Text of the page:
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POL B80 Tutorial Notes Package.doc

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University of Toronto St. George
Political Science
Nicolette Ramcharan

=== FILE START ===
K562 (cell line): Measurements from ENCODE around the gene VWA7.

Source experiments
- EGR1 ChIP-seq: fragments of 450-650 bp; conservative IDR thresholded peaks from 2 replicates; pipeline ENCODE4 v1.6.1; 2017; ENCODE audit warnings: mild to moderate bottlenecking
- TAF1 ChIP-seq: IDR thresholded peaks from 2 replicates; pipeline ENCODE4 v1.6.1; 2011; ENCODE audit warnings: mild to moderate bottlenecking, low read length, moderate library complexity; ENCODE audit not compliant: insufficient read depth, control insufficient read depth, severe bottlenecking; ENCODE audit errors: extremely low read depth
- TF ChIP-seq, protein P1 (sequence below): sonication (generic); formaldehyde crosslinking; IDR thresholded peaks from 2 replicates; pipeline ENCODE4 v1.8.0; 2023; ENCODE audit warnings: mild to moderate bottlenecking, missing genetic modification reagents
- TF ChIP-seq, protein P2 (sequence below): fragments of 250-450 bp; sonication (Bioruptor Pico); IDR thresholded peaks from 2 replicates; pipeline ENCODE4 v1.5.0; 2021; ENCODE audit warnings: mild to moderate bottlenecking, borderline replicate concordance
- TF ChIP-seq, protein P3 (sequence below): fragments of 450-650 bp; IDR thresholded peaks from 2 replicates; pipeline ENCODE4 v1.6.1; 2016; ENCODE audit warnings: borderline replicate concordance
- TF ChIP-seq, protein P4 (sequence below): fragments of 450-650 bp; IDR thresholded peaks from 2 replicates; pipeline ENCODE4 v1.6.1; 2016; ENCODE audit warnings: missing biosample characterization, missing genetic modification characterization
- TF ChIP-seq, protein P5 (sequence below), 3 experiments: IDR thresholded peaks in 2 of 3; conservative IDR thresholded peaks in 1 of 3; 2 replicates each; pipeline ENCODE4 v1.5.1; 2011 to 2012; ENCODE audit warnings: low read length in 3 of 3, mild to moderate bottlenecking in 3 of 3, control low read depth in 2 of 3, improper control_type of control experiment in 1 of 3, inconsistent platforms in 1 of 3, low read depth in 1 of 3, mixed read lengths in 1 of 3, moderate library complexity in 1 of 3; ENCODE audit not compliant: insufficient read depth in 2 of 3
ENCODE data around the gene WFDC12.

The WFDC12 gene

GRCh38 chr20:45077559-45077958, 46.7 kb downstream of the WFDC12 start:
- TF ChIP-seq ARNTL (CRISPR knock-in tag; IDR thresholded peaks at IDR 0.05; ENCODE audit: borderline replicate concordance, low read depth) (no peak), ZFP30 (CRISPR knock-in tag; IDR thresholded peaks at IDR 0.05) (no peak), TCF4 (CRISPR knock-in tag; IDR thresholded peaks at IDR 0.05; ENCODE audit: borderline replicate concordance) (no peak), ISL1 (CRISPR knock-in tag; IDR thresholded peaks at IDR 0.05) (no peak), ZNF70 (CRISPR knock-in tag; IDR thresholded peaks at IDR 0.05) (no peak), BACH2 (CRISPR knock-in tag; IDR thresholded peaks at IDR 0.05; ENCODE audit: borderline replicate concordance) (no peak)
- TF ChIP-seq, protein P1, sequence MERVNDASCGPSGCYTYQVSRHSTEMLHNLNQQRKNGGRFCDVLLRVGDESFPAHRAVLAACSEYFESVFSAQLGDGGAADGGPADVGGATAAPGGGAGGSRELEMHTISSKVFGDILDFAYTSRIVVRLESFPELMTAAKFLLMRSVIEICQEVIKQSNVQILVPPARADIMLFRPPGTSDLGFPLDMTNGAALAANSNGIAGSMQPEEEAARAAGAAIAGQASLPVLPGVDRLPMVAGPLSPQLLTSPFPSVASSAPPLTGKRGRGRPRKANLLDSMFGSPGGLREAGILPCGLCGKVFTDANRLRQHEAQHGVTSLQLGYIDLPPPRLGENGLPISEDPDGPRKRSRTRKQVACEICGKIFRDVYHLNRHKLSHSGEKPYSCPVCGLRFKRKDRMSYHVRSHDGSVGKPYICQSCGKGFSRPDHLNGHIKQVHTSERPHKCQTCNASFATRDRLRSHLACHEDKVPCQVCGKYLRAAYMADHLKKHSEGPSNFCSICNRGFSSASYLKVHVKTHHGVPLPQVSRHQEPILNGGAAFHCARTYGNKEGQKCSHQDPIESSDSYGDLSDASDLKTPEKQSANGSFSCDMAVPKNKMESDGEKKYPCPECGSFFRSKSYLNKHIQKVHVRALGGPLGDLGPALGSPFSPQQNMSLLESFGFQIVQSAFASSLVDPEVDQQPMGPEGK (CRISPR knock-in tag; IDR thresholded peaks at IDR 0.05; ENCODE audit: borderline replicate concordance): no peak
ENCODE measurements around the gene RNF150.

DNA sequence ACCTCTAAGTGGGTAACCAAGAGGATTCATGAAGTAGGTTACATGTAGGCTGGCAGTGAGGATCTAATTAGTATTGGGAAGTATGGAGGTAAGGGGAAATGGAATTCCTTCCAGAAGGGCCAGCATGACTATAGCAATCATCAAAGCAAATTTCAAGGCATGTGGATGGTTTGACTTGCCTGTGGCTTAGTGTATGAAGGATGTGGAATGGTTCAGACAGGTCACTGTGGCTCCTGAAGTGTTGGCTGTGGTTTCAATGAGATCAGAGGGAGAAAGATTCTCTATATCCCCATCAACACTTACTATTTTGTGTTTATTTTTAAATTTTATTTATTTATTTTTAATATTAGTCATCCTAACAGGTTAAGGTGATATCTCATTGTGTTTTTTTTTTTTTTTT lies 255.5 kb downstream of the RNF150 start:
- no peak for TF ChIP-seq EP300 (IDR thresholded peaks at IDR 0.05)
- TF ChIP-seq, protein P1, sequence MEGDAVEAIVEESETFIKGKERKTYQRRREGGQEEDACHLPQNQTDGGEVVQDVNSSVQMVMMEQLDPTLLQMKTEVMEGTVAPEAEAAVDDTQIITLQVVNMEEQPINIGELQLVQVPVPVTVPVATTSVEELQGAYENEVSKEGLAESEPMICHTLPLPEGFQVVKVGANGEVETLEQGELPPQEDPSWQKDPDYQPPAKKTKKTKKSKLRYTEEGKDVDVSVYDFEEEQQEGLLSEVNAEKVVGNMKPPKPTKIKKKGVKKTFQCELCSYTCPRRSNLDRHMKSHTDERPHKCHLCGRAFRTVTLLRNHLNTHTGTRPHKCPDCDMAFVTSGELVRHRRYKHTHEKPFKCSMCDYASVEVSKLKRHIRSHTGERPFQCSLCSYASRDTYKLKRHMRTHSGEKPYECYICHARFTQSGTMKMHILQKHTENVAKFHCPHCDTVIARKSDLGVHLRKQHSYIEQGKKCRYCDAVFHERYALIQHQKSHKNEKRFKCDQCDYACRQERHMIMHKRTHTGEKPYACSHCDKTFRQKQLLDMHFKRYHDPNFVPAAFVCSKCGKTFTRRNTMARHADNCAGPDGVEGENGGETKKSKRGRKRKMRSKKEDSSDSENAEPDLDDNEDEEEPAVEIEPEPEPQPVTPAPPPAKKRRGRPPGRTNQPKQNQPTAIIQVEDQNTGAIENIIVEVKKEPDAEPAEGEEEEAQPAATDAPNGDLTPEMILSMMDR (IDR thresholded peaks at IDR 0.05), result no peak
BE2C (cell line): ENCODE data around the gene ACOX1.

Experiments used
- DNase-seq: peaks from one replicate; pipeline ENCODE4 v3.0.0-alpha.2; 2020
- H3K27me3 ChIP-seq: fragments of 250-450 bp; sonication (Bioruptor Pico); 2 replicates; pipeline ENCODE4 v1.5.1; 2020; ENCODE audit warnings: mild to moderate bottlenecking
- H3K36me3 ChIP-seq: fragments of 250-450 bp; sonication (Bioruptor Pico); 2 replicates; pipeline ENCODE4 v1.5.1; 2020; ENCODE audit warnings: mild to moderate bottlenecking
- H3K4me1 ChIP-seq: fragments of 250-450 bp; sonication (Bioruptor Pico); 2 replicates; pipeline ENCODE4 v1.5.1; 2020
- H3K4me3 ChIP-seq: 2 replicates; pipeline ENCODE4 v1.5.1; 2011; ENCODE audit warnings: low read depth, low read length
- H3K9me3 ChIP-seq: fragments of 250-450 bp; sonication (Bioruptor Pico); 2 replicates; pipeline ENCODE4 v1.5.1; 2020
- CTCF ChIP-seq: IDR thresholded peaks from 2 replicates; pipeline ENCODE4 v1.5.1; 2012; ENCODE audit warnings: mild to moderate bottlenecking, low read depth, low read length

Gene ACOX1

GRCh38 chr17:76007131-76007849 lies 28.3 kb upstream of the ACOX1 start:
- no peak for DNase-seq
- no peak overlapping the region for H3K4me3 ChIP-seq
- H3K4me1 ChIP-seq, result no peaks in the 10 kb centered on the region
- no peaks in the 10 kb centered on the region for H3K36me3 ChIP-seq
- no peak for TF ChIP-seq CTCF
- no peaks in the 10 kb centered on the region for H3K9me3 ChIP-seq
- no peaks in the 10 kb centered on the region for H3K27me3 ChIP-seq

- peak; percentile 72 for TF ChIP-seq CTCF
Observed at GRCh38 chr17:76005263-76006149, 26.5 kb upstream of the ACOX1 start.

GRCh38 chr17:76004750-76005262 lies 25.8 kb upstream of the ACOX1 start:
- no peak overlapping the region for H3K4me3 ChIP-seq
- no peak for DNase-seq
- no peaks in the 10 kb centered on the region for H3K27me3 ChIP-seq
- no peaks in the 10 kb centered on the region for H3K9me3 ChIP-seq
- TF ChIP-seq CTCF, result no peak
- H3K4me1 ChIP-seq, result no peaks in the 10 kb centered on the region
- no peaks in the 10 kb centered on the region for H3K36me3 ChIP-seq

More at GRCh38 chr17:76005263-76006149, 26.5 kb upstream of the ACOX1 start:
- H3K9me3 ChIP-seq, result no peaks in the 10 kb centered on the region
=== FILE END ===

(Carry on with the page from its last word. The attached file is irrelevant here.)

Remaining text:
POL B80 Tutorial Notes Package POL B 80 – Tutorial 1 Structuring an Essay / Realism I: Basic Structure of an Essay A – Introduction Should be a length in proportion to the length of your overall paper – e.g., for a 12-page paper you are looking at around 1- 1 ½ pages. Should begin by introducing the topic in an engaging way. No need to go on at length, you have the rest of your paper for that. Should clearly provide a thesis statement – i.e., the argument that the paper will be making. To make your thesis statement clear, you could say: This paper will argue.... or, In this paper, I will be arguing.... Or whatever. Just be sure to state your argument clearly. And try to do it in the first page. Introduction should provide you and the reader with a basic road-map of the paper. This will help prevent both of you from getting lost. For example you might write on the first essay topic regarding the obsolescence of war. In this case, you might include the following somewhere in your introduction: Incorporating a positivist methodology, this paper will conduct a survey of major armed conflicts over the 20 century. Of particular interest will be the types of actors involved (i.e., states and/or sub-state actors), the level at which conflict occurs (i.e., inter- or intra- national) and the relative frequency with which such conflicts have occurred over time. However, prior to proceeding it is useful to provide a brief literature review. B - Literature Review / Justification Should not cover every single article and book that you are going to use. However, it should provide a concise summary of the general state of the literature regarding the topic that you are examining. This might include: A mention of Prominent articles/books that have been written on the topic and a brief overview of the argument(s) that this literature presents. Any major disagreements that appear to exist between the authors of this literature. Any “gaps” in the literature – e.g., interesting aspects of the topic, or facts about the topic that the literature has not yet examined. From this discussion of the literature, you should be able to draw a justification for your paper. For example, if very little has been written on the topic, this could be a justification. Or if the literature has failed to address something about the topic that you think is important, this could be a justification. Or some new facts could have come to light since anything serious was written on the topic. Or whatever. C – Methodology A brief discussion on How you are going to go about researching the topic. This should include: The basic theoretical approach you are going to take (see Ch. 11 of Jackson & Sorenson) Why you think this approach is useful and more appropriate than other potential approaches for the topic you are covering and the things you are trying to learn about that topic. Mention of the specific things you have done to gather information (e.g., media analysis, tracing a certain bureaucratic process, analysing government documents, using a statistical database, etc.) and some justification of why these things are useful in examining your topic. D – Empirical Presentation This is where you present the information that is relevant to your argument. Of course, focus on the information that tends to support your argument. However, try to be fair and honest in your presentation. If there are important facts that tend to contradict your argument, discuss them too. E – Analysis This is where you take the empirical information presented above and discuss it in a way that supports your argument. However, if there are certain facts that appear to contradict your argument, you might want to either show that, when examined in another way, they actually do not contradict your argument. Conversely, you could accept that they challenge your position and posit a potential revision to your initial argument. Note: D and E could be combined into one section. F – Conclusion – Provides a brief re-statement of your argument and the information you have presented in its defence. Should provide the reader with enough information that they can finish with a complete “picture” of what the paper was all about. II – Realism Contemporary realism borrows its understanding of human nature from classical writers such as Hobbes and Machiavelli Thus, people are seen to be basically selfish in their goals and, as a result, insecure in their relations with others. The best way to achieve one's goals is to increase one's power. However, if everyone is out to increase their power, then the problem of mutual insecurity persists. One solution to this problem is for people to bind themselves and each other to the authority of the organized state. By extension, this implies that outside of the state the drive for power and resulting insecurity persists. This is what is termed “Anarchy” - i.e. The absence of overarching authority – NOT the absence of any co-operation at all. th Thus, early 20 Century realists such as Hans Morgenthau draw an important line between the private and public spheres. That is, the rules of morality that hold between private citizens should be neither expected nor desired in relations between states, which have a responsibility to protect their citizens from the security threats posed by other states. Thus the emphasis on the balance of power in international relations – i.e., to discourage any one state from driving towards world domination and provoking violent responses. Another important line is drawn between affairs regarding security (i.e., “high-politics”) and economics (i.e., “low-politics”). That is, realists believe that security concerns will always take priority over economic concerns. Thomas Schelling was an early proponent of making political analysis a true science, in which subjective understandings are not an important consideration. For example, it doesn't really matter whether your opponent is a dictatorial tyrant like Kim Jong Il, or a nice guy like Obama. So long as your opponent is a rational thinker, he or she should respond to a given situation in more or less predictable ways. Thus, unlike earlier realists who were concerned that state leaders should behave in a certain way, scholars like Schelling were more interested in understanding how such actors WILL behave. Similarly, rather than the formulation of appropriate goals, Schelling would have focussed on how goals should be achieved irrespective of their normative content. POL B80 Tutorial 2 – Liberalism Liberalism Liberals typically accept the concept of international anarchy, but have different understandings of how states will potentially behave within anarchy. Key assumptions shared by liberals / distinguishing liberals from realists: 1. A more positive view of human nature compared to realists – Accept that human's are self-interested and competitive, but only to a point. Thus human reason can overcome the drive for power and related human insecurity that, according to realists, make the threat of conflict and war inevitable and perpetual. 2. A belief in the power of progress to increase the scope and need for co-operation – here the notion of progress is focused on the individual, which has implications for liberal understandings of the state. 3. Thus, while realists tend to view the state more in terms of a collective compromise designed to overcome the security dilemma (i.e., al la Hobbes), liberals are more inclined to view the state ideally in terms of a constitutional agreement that protects individual rights and freedoms while facilitating more efficient co-operation via the institutionalization of norms, rules and decision- making procedures (a la Locke). 3. The belief that IR can be co-operative as opposed to purely conflictual. Note the importance of the above understandings for liberal theorists such as Bentham – who felt that the creation of international law can facilitate co-operation between states just as it does within states; and Kant – who believed that liberal states with relatively equitable constitutions will be more likely to foster mutual respect amongst their own citizens and, in turn, amongst each other – thus leading to peaceful international relations. Note also that the Kantian peace thesis still plays an active role today in the form of ongoing research into the notion that democracies very rarely, if ever, go to war against each other. Note also the contrast here with realists, who are more likely to argue that the internal political orientation of states does not matter as mutual insecurity will persists in any event. Of course, not all liberals are equally optimistic about human nature, the ability of progress to promote co-operation, or the extent to which co-operation between states is possible. Nor do all liberals emphasize the same factors of analysis. For example, sociological liberals emphasize the study of individuals, groups and societies, as opposed to a focus on inter-governmental relations. Why? Because they argue that overlapping, interdependent relations between states will promote greater co-operation. Note the contrast between a “cobweb” model of IR as opposed to the “billiard-ball” model accepted by many realists. Note the distinction between sociological liberals and interdependence liberals, who acknowledge the growing importance of transnational actors, and emphasize the importance of modernization and the creation of complex linkages between states, but still focus primarily on states and state-run international organizations. Note how theory can inform our units of analysis and the things we want to explain about them. Note also that “categories” such as the 4 provided for liberalism are rarely clearly demarcated – i.e., in some ways they clearly overlap with each other, and it is difficult to sort scholars into one category or another. Thus, for example, it can be seen how a scholar that is interested in complex interdependence could also be interested in trans-national societies and international institutions. POL B80 Tutorial 3 - IPE It is commonly argued that the study of politics seeks to discover who gets what, where, when and why? Thus, it is in the complex interplay of power and wealth that the study of political economy becomes relevant. Why the traditional separation of economics and politics? Jackson and Sorenson offer two potential reasons: 1. The overwhelming effect of two world wars, and the ensuing cold war, on the thinking of politicians and academics – i.e., because the use and threat of power during the hot and cold wars was so apparent, it took precedence over and became conceptually separated from economics; 2. The Western liberal economic tradition of separating politics from economics in domestic activity may have led thinkers to separate them theoretically when understanding the roots of power and conflict. This separation became increasingly questioned from the 1970s onwards. Why? A number of reasons related to growing pressure on US relations with its allies and the Bretton Woods system of institutions they established after WWII (i.e., the WTO, IMF, World Bank). This pressure arose from a number of reasons, including growing US financial commitments to the Vietnam War and the 1973 oil crisis resulting from the formation of OPEC and resultant price-setting activities. The US responds to the resulting pressure on its gold reserves and balance of trade by ending its commitment to the gold standard and unilaterally imposing a 10% tariff on a broad range of imported goods. Often referred to as the “Nixon Shocks”. This episode raised many concerns regarding the US commitment to the post-War international economic order, as well as US concerns regarding its place atop the international order. For example, after more than 2 decades of post-War rebuilding it was increasingly the case that Europe and Japan were coming to compete with US as exporters of high-end manufactures. As a result, the US became wary of its past habit of overlooking European and Japanese “cheating” on their multilateral commitments in terms of the GATT. The episode also made clear to scholars and policy makers alike the manner in which political circumstances can alter economic fortunes and vice versa. Mercantalism Mercantalist thinking arose in conjunction with the emergence of the modern states in the 16th and 17th centuries. This in turn was connected to the emergence of industrialization as the driver of state economies and the decline of feudalism. Discuss the rise of economic specialization and cities. The increasing connectedness of political units via industrialization allowed from the greater unification of political power under a sovereign authority. This in turn required a more sophisticated centralized administrative system, or what we have come to understand as the modern bureaucracy. Now, running a bureaucracy of any sort – e.g., a postal service, an army – requires resources. Mercantalists thus argued then, as certain realists might argue today, that the role of the economy is to fuel political power, which in turn creates the authority to control more land and people, and in turn create more economic wealth. In this view, then, the economy is subordinated to political considerations, primarily that of enhancing state power. Further, government intervention into the economy in pursuit of political objectives was encouraged. Becoming too economically dependent on other states is a risky business, and should be avoided. Further, because power considerations are primary, economic competition between states becomes a “zero-sum” game in which states care more about relative gains than absolute gains – i.e., if the other state gains more, it gets more powerful at your expense. This tends to make economic cooperation difficult to achieve. That is, economic self-sufficiency allows for political self-sufficiency, and if it comes down to trade or sovereignty, the choice will always be sovereignty. Security interests trump economic interests. Mercantalist thinking began to give way to liberal economic ideas in many Western countries during the late 17 and 18th Centuries with the late industrial revolution and the expansion of international trade. However, it has persisted, particularly among emerging th economies playing catch-up. For example, 19 Century German and American thinkers promoted government intervention to protect infant industries until those countries caught up with Great Britain. However, it should be noted that most realists today are probably at least somewhat knowledgeable about and supportive of market forces. When people speak of mercantalism today they are usually referring to government efforts to interfere in the economy as opposed to complete subordination of economic to political goals. Economic Liberalism Emerges in the late 16th and 17th Centuries as a response to the regulation – or as proponents of economic liberalism such as Adam Smith might have argued “over- regulation” - of the economy by the state. The key understanding here is that individual rational economic preferences will lead to optimal levels of supply and demand both domestically and internationally. Thus, both in terms of domestic regulations (e.g., subsidies to preferred industries) and in terms of border regulations (e.g., tariffs), the state should back off to the greatest extent possible. These ideas are intimately connected to that of Free Trade and Comparative Advantage. That is, even if country A produces both Wine and Wool more efficiently than country B, it serves both countries' interest for A to focus its attention on producing whichever of Wine and Wool it produces most efficiently and import the other from B. In this sense, trade can be mutually profitable to both A and B. If we extend the idea to the global community of states, it can be see how in the liberal conception free trade can benefit all states, weak and powerful. Of course, this assumes that states are not completely pre-occupied with relative gains in light of security considerations. That is, it assumes that with appropriate institutions in place states can cooperate in pursuit of mutual absolute gains. The liberal view also sees individuals and other non-state actors as important drivers of the economy, as opposed to mercantalists who see the State and its security objectives at the center of economic activity. Thus we can see how mercantalism and liberal economic thought diverge along lines that are very similar to the political theories of realism and liberalism that we have been discussing. However, it should be noted that not all liberals believe that markets are or should be entirely free of government intervention. All would recognize that all markets are, at least to some degree, in fact regulated by states - and many would argue that they should be regulated in light of market failures. Marxism, Hegemony & HST 1) Marxism Unlike liberals of his time, the 19 Century German philosopher and economist Karl Marx rejected the notion of a rationally operating economic sphere that operates best in the absence of political interference. Rather, Marx saw economics and politics as being closely intertwined. Who does this remind us of? Mercantalists/Realists. What is the major difference between the realist view and the Marxist view? Where realists see economics as a tool of politics that will always play second fiddle to political interests (e.g., security), Marxists see economic interests as primarily influencing political interests. What was the key unit of analysis for classical Marxists? Class. What are the classes most often associated with Marx? The Bourgeoisie (Capitalist class) and the Proletariat (working class). Thus, under a capitalist economy, which combines industrial machinery (forces of production) and private ownership (relations of production), the Bourgeoisie is able to control the political sphere through their control over capital and the subjugation of the working class. However, Marx anticipated that eventually the proletariat would rise up to demand greater control over social forces of production, just as the peasant class rose up to claim th th ownership over their labor during the revolutions of the 17 and 18 Century that changed the face of Europe. Thus, for Marx capitalism was not necessarily a bad thing, but rather a imperfect step on the path to a better future in which more equitable relations of production supported by collective – as opposed to private – property rights would prevail. Was Marx right? In some ways perhaps, but in his major predictions, no. There are some fairly substantial empirical facts standing in the way of classical Marxist theory, including the collapse/transformation of most of the worlds major socialist systems, as well as the historical deal struck between labor and capital after the second World War, which saw the rise of the welfare state. Thus, the revolution as Marx predicted it, never came. However, important themes of Marxism have persisted to influence IR theory. Primary here is the notion that states are not entirely autonomous as political units. Rather they are driven in their actions by the interest of the ruling class. Similarly, conflict and cooperation between states should be examined in the context of competition between ruling classes. Also, interesting to note that much post-positivist scholarship – e.g., critical theory, post- modernism - has emerged from earlier Marxist scholarship. However, this kind of thinking represents a distinct break from the highly materialist nature of earlier Marxist work – i.e., political outcomes are based on class preferences, which are in turn based on economic/material incentives. These newer schools of thought maintain the Marxist understanding that political theory is always for somebody (e.g., the bourgeoisie) and can never be entirely objective, but are interested in the power of ideas in a way classical Marxists were not. 2) Hegemony & Hegemonic Stability Theory (HST) What is a Hegemon? It is a state with both the means and the will to establish a preferred system of economic and political cooperation within its sphere of influence. Note that being wealthy and powerful is not sufficient for Hegemony. In a primary sense this because a state must be willing to play the role of Hegemon. For example, some have argued that the collapse of international order between the WWI-WWII was due to US isolationism – i.e., it was the only state powerful enough to support international regimes in trade, finance, security, etc., but at that time it was not interested in doing so. What kind of means does a hegemon need? Power. What kind of power? Military might is not necessarily enough. Unless the system is one of pure domination, may also need economic power (e.g., a large domestic market, attractive exports, lots of capital) to attract other states to your preferred institutions. Some (e.g., Nye) also argue that soft power is becoming more important towards maintaining hegemonic influence. Note also that Hegemonies do not necessarily have to be global or liberal. For example, prior to the 19 Century China was at the center of a regional hegemonic order in East Asia that was based on tributes to the center as opposed to free trade and financial exchange. However, the two hegemonies most often discussed in Western IR theory are the British and the American, both of which were more than regional, if not global (e.g., the US system did not include the USSR), and promoted liberal economic systems. Of course, this is not to argue that hegemonic systems are best explained by liberal scholars. Quite to the contrary, some of the earliest thinking on the role of Hegemons in IR was produced by realists in the form of HST. What is HST? At its core it suggests that global or regional systems of institutional order require the stabilizing presence of a Hegemon – not only to be created but also to persist. This role is primarily related to discouraging other states from “cheating” on rules/“free- riding” on the benefits (i.e., public goods) of the system while not contributing significantly to its maintenance. For example, by the 1950s-60s the economic dominance of the US over trade competitors had begun to diminish as European economies and Japan began to flourish in light of post-WWII rebuilding efforts. Some proponents of HST tied these events to a weakening of the benefits the US could accrue from the system it spearheaded at Bretton Woods and, as such, a weakening of US commitment to maintaining the system. This, they argued could help explain US unilateral movements away from the system (e.g., the Nixon Shocks). Counterarguments? Some realists and other scholars debated whether or not the US had actually experienced a significant decline vis-à-vis competitors. However, others – and particularly liberals like Keohane – argued that international regimes need not decline alongside Hegemonic decline. Why? Because after they are created, international institutions designed to lower transaction costs in international exchanges can